Stony Hill Chardonnay 2013



Many wineries in California would describe themselves like this: “Our focus has always been on a lean, elegant old-world style.”

But there is only one winery that, year after year, decade after decade, has proven that their wines will stand the test of time and the changing of palates. That winery is Stony Hill, and this email is about their Chardonnay.

Directly translated, Le Montrachet means “Stony Hill”, which strikes the perfect chord for understanding what Fred and Eleanor McCrea created in the 1940s on Spring Mountain, Napa Valley, with Stony Hill.. Burgundy lovers through and through, the McCreas planted Chardonnay almost entirely. The first vintages completely sold out to friends and family, and I think it’s an amazing testament to their quality and winemaking style that by 1954, every single bottle was sold via private mail offering. Long before Napa’s prized $750 dollar cult Cabernets, Stony Hill was quietly producing Napa’s most exclusive wine.

The style of the wine has never changed. It is harvested at Burgundian levels of ripeness (13% alcohol), goes into 10-year-old neutral French oak, is racked off the lees, and malolactic fermentation is prevented. It is a style that Fred set in the early 1950s until his passing in 1977 and Mike Chelini, his assistant and protégé, continues to this day.

Clearly, I love this wine. And with wines I love, the “fruit salad” approach to tasting notes doesn’t settle well between my palate and brain. My tasting note would be that this wine has profound amounts of mouthfeel and flavor without being demanding. Like a flawless performance of the violin harmonics in Rimsky-Korsakov’s Scheherazade, it is utterly impressive without being loud or seeming to try at all.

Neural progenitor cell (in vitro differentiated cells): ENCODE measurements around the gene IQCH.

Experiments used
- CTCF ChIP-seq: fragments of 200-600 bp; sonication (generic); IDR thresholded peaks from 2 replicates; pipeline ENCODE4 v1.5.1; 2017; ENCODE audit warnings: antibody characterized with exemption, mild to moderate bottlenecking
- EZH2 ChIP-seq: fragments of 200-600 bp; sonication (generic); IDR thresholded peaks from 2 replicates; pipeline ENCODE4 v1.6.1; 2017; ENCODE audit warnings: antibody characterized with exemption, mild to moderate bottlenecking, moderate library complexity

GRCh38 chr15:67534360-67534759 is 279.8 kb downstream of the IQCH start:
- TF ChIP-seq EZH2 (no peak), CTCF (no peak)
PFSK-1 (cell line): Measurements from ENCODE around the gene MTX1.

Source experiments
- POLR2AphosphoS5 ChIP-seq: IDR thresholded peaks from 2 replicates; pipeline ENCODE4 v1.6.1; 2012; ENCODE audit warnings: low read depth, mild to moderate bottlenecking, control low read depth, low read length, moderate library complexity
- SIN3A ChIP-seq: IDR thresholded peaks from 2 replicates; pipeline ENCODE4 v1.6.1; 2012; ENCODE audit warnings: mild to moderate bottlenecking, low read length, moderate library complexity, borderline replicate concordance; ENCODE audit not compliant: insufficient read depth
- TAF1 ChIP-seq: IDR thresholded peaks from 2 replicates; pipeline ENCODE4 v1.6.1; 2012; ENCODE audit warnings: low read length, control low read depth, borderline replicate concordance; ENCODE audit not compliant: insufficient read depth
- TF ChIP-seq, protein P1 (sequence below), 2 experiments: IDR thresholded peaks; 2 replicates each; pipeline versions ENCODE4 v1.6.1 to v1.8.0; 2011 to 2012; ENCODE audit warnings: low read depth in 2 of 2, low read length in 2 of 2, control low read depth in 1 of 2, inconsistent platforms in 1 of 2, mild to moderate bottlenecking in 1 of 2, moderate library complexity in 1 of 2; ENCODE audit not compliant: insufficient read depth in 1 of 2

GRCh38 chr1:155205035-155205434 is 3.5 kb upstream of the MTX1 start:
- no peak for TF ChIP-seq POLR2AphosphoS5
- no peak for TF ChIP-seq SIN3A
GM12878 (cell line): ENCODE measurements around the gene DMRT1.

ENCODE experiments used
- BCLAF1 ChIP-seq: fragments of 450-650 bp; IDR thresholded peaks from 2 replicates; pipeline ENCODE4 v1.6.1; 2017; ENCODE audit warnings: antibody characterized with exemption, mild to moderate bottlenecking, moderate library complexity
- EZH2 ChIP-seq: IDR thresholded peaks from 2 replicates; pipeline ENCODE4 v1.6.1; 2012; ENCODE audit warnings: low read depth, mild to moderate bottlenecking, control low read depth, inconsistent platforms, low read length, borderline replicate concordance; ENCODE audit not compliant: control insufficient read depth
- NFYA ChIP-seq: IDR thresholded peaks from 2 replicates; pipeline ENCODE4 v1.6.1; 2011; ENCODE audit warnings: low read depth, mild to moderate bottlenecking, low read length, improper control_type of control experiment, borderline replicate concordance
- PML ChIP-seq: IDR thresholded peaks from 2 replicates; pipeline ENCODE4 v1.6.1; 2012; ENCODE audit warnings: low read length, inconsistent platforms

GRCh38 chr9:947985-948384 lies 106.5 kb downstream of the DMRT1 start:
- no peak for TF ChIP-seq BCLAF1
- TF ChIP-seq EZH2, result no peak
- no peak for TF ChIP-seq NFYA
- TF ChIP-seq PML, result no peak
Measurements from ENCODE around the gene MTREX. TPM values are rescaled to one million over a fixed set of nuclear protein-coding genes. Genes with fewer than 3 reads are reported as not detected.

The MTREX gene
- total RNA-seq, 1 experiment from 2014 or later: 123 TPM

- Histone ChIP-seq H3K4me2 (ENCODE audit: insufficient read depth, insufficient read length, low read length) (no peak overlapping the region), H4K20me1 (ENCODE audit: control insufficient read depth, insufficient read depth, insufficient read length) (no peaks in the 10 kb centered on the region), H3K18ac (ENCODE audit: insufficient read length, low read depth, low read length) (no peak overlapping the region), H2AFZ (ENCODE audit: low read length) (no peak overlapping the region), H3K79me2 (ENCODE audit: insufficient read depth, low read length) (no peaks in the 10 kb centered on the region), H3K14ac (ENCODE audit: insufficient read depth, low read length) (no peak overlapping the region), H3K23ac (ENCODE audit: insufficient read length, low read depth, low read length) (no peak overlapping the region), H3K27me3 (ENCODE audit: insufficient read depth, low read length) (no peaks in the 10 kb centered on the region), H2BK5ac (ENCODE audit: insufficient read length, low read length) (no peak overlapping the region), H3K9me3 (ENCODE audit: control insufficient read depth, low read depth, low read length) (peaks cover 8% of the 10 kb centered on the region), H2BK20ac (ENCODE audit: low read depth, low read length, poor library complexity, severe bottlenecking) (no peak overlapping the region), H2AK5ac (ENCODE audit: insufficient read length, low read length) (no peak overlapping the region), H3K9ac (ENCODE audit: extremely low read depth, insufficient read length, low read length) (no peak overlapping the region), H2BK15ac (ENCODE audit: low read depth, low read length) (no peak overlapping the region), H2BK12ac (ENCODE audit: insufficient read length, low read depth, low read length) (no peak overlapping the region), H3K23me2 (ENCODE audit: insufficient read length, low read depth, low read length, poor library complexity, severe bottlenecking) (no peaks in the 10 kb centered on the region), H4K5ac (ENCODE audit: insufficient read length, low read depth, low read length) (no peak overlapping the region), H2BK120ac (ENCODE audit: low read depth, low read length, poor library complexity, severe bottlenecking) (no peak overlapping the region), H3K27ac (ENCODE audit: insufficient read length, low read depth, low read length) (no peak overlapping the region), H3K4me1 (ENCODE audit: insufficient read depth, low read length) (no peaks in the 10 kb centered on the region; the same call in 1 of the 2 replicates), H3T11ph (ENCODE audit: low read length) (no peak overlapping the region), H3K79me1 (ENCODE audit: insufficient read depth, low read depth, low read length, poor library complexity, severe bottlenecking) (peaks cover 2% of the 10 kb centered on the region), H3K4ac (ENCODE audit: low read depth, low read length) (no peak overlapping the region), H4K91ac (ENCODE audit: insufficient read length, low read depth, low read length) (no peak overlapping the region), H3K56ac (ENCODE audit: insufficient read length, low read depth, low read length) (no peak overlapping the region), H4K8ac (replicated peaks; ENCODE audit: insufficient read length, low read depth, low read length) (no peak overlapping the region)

Or, to bring it back down to earth, here’s the winery’s description:

“The 2013 Chardonnay crop didn’t equal the big 2012 vintage in size, but the quality of the grapes thrilled the team at Stony Hill. As always, the wine is pale straw in color and offers a big bouquet of green apples and a graceful hint of citrus. On the palate, you can detect the same fruit flavors of citrus and green apple with the added touch of earthiness, a chalky minerality from the site’s stony soils, which Stony Hill calls a wet stone quality. The mouthfeel is also great, a combination of crisp acidity which gives it bounce and a slightly forward richness for balance. All the evidence points to a long life ahead for this wine.”

To close, a couple of personal funny stories.

I visited the property in 2015. There, I met Sarah McCrea, granddaughter of Fred and Eleanor and now president of the winery. She served us a lovely lunch all from the estate’s gardens and I polished off three bottles of increasingly older-vintage Chardonnay. When I asked Sarah if she’d like to be represented in Wisconsin, she demurred.

Just before visiting Stony Hill, my tour group had been at Groth, in Oakville, talking with Michael Weis, the longstanding winemaker who has just retired. He said, “I was trying hard to go after the title of ‘longest winemaker at any Napa Valley property’ but I knew Mike Chelini was never going to retire at Stony Hill AND he had a three-year head start on me.”

To my understanding, this wine has never been offered in a retail setting before, nor has it ever been offered in Wisconsin. This is a wonderful Chardonnay. I know the discount isn’t as great as some of our other offers but hey, I’m lucky to get what I got. You should have some, too.